Outside politics Gore is the real winner
Posted on Wednesday, July 12, 2006
Friends who knew Al Gore in college still talk about their surprise that he ever went into politics. The son of a U.S. senator, he seemed to know too much about the personal costs of public life to find it appealing, particularly the loss of privacy, the play acting and the constant pandering to uninformed opinion. Intellectually curious, irreverent and funny, Gore struck them as more likely to follow a career in which speaking ones mind brought rewards, not penalties. Somebody less like the losing party in Bush vs. Gore, the most absurd Supreme Court decision in U.S. history, and more like the rueful protagonist of the documentary film, An Inconvenient Truth, who introduces himself to audiences around the world by saying, I’m Al Gore, and I used to be the next president of the United States. It always gets a laugh. Which isn’t to say that An Inconvenient Truth lacks a political edge. Nobody who followed the Washington press corps “War on Gore” during the 2000 campaign could fail to notice that the film opens and closes with beautifully evocative shots of the Caney Fork River meandering past his family’s Tennessee farm.
Remember Beltway pundits mocking Gore as a faker for mentioning his childhood days on that very farm? Even as they accepted the Texas rancher impersonation of his opponent, who’d never in his adult life lived in a city smaller than Austin or, to my knowledge, owned a horse or cow. There’s also a brief clip of the elder George Bush on the stump, shrilly denouncing Gore as an environmentalist crazy. Mostly, however, An Inconvenient Truth rises above partisanship through well-informed and passionately held ideas. Early on, Gore mentions holding hearings on global warming when he first came to Congress and how bitterly he was disappointed by his colleagues cavalier dismissal. Silly man, he had an old-fashioned belief in reasoned debate. Introduced to the concept as a Harvard undergraduate, Gore maintained a layman’s interest over the years, watching Professor Roger Revelle’s hypothesis turn into a frightening reality.
Global warming has steadily risen over the last four decades to be, by far, the most important challenge that we [humankind ] face, Gore says. I believe that it is a planetary emergency, and now the debate is over. The consensus is in. It’s real. We’re causing it. The effects are really bad. We can fix it. It is not too late. There’s no longer any serious scientific dispute. Gore cleverly dramatizes the reality with a computerized graph illustrating how precisely the cyclical rise and fall in world temperatures over 650, 000 years (as measured by studying Antarctic ice cores) track CO2 concentrations in the atmosphere. Then he climbs aboard a hydraulic lifter to illustrate where CO2 levels are today. Then he raises himself higher still to show where they’ll be in 30 years unless mankind adapts. It’s visually stunning. It’s also basic physics. Add X amount of CO2 to the atmosphere, and the global temperature will rise in direct proportion. Less clear, given the huge complexities of the world climate system and our imperfect understanding, are the exact outcomes for any given location.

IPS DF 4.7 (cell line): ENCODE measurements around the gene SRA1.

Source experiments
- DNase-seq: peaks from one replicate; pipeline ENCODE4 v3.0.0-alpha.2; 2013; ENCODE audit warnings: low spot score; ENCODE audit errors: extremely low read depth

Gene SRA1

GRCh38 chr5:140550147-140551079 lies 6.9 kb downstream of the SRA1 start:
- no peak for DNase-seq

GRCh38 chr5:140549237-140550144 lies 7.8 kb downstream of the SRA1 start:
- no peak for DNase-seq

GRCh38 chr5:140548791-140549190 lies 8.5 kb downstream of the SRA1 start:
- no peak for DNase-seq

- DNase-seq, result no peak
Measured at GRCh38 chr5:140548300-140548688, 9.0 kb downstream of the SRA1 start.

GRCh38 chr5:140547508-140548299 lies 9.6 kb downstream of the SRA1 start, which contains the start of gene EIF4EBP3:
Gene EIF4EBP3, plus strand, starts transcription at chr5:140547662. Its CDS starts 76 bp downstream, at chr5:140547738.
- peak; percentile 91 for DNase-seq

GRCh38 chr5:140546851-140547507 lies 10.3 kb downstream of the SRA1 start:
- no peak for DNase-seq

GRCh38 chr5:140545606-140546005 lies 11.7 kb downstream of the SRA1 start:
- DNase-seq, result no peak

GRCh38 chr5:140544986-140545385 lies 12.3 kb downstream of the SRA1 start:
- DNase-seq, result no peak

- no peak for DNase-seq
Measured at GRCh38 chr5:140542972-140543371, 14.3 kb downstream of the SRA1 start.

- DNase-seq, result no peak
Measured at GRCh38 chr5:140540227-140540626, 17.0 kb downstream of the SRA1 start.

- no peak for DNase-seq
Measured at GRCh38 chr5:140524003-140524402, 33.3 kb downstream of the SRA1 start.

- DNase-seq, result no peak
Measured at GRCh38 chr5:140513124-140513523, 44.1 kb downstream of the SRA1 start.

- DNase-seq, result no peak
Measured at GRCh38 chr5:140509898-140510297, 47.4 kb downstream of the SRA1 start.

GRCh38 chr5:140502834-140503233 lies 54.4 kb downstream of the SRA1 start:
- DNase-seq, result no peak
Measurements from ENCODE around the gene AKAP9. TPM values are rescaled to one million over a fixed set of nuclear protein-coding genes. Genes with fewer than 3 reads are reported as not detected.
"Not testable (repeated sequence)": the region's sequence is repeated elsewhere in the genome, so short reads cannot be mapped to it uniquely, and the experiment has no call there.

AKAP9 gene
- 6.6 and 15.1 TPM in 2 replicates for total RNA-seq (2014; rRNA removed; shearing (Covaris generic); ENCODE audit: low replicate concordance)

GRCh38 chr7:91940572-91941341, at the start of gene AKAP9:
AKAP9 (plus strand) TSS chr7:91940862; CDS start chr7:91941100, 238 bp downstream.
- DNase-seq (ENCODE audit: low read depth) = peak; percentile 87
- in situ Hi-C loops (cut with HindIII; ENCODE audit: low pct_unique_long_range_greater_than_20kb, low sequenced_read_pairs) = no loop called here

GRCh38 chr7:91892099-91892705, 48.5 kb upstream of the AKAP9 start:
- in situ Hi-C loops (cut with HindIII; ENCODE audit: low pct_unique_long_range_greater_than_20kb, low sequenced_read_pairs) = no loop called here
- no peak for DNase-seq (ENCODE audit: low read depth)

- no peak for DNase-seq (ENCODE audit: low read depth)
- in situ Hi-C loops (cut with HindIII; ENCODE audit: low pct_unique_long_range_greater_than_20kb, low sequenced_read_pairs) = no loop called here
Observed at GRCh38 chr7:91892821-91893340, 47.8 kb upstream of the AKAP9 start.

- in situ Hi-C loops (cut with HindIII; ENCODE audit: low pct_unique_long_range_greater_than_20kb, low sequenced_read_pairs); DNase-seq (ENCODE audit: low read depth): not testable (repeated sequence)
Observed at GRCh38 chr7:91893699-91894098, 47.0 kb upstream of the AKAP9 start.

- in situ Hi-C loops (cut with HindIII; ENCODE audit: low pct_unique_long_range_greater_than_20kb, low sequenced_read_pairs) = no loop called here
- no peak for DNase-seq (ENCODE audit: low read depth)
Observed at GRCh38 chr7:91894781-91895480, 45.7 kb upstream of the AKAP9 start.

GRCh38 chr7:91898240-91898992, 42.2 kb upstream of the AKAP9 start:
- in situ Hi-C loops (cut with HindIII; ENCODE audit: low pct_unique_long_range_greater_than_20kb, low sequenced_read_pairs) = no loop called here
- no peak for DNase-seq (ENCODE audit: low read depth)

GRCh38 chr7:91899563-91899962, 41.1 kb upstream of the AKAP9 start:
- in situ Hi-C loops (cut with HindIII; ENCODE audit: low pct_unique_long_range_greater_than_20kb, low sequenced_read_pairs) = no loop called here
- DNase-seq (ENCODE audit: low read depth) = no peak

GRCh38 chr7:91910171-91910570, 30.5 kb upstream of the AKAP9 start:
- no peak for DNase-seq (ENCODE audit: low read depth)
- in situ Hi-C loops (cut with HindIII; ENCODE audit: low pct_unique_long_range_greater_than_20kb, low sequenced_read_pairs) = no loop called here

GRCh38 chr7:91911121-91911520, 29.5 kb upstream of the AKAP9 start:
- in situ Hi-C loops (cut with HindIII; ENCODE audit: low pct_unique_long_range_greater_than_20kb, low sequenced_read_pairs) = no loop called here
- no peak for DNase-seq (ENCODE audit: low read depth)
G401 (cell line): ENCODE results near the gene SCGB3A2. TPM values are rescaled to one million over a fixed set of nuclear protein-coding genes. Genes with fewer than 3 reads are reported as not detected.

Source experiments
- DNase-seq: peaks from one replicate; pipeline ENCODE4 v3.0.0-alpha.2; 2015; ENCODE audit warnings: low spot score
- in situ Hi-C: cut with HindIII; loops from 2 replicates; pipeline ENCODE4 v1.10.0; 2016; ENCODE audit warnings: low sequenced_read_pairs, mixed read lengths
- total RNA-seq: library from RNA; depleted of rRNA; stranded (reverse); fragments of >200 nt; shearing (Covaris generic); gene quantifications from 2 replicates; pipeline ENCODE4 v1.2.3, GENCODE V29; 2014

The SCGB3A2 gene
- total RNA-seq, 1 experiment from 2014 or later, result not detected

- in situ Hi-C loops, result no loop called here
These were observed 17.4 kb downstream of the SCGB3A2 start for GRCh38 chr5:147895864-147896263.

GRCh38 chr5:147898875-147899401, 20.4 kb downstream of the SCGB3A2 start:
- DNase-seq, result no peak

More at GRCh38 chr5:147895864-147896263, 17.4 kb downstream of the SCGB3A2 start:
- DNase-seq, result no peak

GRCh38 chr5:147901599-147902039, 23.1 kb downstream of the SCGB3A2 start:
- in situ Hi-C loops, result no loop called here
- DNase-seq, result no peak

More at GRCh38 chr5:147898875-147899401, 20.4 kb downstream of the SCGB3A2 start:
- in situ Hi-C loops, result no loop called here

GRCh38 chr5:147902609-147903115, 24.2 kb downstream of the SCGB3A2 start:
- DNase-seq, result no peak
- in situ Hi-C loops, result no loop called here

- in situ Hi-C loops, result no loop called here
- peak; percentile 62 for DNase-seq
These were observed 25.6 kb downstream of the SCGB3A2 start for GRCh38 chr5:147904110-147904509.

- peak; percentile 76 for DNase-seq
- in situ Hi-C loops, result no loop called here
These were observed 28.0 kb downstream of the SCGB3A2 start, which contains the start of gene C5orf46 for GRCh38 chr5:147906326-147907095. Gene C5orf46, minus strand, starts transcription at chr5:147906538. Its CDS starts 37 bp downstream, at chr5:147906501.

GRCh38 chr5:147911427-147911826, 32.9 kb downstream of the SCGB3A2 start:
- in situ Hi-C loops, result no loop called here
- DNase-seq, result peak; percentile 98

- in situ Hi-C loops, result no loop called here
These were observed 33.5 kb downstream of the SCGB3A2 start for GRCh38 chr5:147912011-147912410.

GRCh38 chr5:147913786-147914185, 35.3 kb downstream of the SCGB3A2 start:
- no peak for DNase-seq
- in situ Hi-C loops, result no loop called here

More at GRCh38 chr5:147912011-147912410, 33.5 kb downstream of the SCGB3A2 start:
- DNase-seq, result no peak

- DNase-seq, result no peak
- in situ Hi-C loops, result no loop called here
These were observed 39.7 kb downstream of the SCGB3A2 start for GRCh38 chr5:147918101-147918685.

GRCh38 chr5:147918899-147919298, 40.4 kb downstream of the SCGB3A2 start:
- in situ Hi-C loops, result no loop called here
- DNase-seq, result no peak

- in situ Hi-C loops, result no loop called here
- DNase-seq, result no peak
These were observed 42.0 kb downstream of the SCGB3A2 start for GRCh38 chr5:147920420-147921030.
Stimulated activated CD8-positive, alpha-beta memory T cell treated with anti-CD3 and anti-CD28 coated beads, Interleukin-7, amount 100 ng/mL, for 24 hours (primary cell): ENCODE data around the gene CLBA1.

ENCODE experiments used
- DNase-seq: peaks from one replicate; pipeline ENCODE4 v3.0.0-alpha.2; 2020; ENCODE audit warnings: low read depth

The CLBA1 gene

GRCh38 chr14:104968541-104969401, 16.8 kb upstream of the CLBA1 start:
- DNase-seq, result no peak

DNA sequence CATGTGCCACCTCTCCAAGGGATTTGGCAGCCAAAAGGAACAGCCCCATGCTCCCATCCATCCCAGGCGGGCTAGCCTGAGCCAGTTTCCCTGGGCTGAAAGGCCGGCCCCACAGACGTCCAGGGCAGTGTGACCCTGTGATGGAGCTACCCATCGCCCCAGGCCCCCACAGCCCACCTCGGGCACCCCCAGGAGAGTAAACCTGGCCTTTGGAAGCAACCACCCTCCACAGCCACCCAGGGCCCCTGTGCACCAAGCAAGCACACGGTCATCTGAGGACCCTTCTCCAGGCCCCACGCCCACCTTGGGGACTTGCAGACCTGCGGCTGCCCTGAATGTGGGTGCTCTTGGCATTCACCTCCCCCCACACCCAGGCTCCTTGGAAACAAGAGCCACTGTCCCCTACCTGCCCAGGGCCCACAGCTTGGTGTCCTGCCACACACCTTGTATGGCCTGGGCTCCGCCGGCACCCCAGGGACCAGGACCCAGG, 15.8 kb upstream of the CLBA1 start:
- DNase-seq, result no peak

But the overall prospects are catastrophic: drought, flood, stronger storms, more frequent tornadoes. Mass extinctions of plant and animal species are a near certainty. Physics again: Warmer water feeds greater energy into tropical storms. Hurricane Katrina was a wake-up call. Certain events of very high probability strike us as unimaginable. Mountain glaciers worldwide are melting away at unprecedented rates. Perhaps most critical are the vast ice fields in the high Himalayas, the source of every major river in southern Asia, providing irrigation and drinking water for millions of peasant farmers in China, India and several other countries. As they dry up, famine, disease and war will follow, as day follows night. Can the nations of the world control the manmade causes of global warming in time? Gore professes to think so.
Rarely in the history of civilization has so clear a choice presented itself: Reduce the burning of fossil fuels like coal and oil, halt deforestation and limit exponential population growth, or leave it to our grandchildren and great-grandchildren to suffer the terrible consequences. In religious language, were desecrating the Earth. In scientific terms, were conducting a global experiment in climate change with a potentially catastrophic outcome. Failure to act would be sheer folly.
Yet some politicians, following a shameful path first blazed by U.S. tobacco companies, cling to irrational doubt. Captive to oil and coal money, one of America’s major political parties dabbles in Stalinist-style pseudo-science, denouncing as elitist anybody capable of reading the handwriting on the wall.
Its enough to make anybody not consumed with partisanship wish the decent, earnest, intelligent protagonist of An Inconvenient Truth were president of the United States. But that Al Gore appears to have found a higher calling.
Lily Tomlin said it best. "No matter how cynical I get, I just can't keep up."